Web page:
Bachelard quotes the poet Friedrich Holderlin:

” ‘Don’t chase a man too quickly from the cabin where his childhood was spent.’ ” Isn’t this request by Holderlin addressed to the psychoanalyst, that bailiff who believes it is his duty to chase man away from the attic of memory where he would go to cry when he was a child?  The native house—lost, destroyed, razed—remains the main building for our reveries of childhood. The shelters of the past welcome and protect our reveries.”

A mother duck and eight ducklings glide into the floating lotuses. The ducklings walk across the broad, floating leaves, heads of fuzz, maniacally pecking at some invisible feast.

Later I drive aimlessly above the squalor of Sunset to a gorgeous street of trees, grand houses with broad porches, stately Victorians. One of the palatial lawns is covered with chairs. I can’t tell if the family is moving in or out of the brown shingled mansion.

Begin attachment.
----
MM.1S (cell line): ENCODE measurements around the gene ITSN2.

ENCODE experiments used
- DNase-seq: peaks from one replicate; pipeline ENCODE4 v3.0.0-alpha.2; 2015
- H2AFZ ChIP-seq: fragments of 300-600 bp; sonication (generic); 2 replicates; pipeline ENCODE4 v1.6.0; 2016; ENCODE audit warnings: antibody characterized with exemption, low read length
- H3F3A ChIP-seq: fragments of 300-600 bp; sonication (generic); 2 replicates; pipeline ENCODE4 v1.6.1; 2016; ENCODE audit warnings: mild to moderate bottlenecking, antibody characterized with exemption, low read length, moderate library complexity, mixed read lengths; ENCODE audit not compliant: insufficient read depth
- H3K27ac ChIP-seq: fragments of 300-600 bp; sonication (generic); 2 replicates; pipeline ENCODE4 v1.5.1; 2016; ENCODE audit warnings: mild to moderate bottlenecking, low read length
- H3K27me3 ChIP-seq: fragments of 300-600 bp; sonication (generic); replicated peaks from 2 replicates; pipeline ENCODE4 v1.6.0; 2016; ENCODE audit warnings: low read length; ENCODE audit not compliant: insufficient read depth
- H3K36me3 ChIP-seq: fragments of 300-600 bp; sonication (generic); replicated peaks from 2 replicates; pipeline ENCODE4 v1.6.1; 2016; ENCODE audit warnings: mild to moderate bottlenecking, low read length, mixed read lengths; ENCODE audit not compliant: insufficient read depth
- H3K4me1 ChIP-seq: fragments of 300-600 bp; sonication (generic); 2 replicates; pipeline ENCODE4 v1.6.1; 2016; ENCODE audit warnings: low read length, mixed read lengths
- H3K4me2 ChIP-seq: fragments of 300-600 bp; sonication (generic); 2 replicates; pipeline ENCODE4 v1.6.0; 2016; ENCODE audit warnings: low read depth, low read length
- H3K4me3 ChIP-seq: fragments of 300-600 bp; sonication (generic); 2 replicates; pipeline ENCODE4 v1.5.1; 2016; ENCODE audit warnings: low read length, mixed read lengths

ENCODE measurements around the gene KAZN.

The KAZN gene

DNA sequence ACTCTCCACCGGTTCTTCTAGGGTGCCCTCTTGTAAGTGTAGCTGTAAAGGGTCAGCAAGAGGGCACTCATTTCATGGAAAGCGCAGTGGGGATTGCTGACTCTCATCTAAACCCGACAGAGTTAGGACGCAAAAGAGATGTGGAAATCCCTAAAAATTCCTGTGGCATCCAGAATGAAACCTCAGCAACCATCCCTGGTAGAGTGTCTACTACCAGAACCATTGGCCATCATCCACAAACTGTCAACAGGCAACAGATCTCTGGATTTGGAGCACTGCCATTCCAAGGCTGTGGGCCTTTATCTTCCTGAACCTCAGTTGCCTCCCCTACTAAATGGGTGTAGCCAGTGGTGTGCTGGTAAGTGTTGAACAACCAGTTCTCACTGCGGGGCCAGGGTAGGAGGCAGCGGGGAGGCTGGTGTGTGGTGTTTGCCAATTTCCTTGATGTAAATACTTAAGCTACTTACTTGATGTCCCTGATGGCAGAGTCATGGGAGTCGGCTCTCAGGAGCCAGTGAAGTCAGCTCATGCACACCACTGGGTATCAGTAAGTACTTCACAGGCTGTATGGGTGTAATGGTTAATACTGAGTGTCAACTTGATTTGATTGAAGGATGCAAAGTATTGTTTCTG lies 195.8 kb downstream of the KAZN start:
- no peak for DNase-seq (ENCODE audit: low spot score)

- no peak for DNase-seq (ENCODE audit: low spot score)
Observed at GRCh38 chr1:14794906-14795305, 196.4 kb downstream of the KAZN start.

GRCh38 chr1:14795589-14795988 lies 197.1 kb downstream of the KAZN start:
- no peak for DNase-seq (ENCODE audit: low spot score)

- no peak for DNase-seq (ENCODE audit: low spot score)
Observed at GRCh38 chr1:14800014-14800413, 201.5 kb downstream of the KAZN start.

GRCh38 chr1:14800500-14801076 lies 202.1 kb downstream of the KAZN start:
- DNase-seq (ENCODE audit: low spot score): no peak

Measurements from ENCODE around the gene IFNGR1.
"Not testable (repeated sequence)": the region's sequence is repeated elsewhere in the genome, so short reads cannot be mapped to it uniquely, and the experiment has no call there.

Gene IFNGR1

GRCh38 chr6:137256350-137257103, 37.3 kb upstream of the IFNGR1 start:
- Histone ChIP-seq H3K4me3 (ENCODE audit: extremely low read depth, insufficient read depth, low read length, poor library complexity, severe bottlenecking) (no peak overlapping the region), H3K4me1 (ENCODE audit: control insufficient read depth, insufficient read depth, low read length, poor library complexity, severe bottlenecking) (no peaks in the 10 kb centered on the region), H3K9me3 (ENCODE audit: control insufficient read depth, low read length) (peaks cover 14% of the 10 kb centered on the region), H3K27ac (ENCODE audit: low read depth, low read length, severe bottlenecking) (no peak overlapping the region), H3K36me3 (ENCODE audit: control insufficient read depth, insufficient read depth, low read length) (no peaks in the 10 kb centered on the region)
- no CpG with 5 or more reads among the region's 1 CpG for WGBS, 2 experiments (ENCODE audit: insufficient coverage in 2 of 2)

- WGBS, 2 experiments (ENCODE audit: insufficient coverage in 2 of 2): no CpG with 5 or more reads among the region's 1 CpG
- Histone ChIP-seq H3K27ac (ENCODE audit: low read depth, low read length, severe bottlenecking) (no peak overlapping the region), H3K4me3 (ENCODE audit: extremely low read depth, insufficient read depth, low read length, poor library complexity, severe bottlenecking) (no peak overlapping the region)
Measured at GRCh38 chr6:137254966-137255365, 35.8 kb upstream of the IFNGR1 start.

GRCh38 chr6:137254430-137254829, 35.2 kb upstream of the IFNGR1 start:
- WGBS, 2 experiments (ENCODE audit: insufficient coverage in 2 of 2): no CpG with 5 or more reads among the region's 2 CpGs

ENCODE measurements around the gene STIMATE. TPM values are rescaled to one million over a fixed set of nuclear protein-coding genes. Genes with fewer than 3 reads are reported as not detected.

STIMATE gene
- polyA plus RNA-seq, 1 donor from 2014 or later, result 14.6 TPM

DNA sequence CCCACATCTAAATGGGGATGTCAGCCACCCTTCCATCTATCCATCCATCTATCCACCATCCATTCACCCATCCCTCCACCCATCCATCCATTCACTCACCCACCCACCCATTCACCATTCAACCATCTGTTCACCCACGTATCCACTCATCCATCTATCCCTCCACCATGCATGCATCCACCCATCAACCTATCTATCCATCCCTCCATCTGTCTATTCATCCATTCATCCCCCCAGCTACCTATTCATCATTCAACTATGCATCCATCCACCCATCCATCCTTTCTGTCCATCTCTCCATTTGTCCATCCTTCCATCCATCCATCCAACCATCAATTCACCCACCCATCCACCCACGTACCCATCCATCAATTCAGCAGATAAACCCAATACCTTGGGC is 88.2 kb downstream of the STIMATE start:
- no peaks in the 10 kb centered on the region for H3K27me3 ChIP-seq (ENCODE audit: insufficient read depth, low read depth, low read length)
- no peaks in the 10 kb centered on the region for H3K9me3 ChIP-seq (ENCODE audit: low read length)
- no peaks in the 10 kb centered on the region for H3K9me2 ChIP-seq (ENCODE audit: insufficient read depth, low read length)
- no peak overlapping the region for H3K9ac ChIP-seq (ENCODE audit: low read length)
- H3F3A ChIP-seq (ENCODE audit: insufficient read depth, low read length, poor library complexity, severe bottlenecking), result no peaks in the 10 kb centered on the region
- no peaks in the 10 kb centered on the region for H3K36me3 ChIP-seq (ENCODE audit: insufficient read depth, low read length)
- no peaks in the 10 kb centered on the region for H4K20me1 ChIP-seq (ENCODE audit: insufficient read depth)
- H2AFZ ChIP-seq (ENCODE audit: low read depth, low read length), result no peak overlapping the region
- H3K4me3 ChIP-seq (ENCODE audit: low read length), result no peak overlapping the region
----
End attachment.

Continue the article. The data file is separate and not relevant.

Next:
On the way downtown, I think I recognize an embattled stucco house at the top of a terraced hill that should lead to a temple, not to a sad bungalow. I’m convinced that I’ve seen the house before in a movie about a gypsy with a milky eye. And that other house, the one above the faded 80s mural of the runners with their hair swept back in the wind, starred in a movie about love ending. I remember how it perched, a dark nest above the syrupy ribbon of the freeway.

As I drive to school, I think of childhood shelters and all the facades from nameless movies that have become inseparable somehow from real-life buildings, like a rain-soaked magazine I found in a ruined house, the image and text a blur and tear, a one-ness.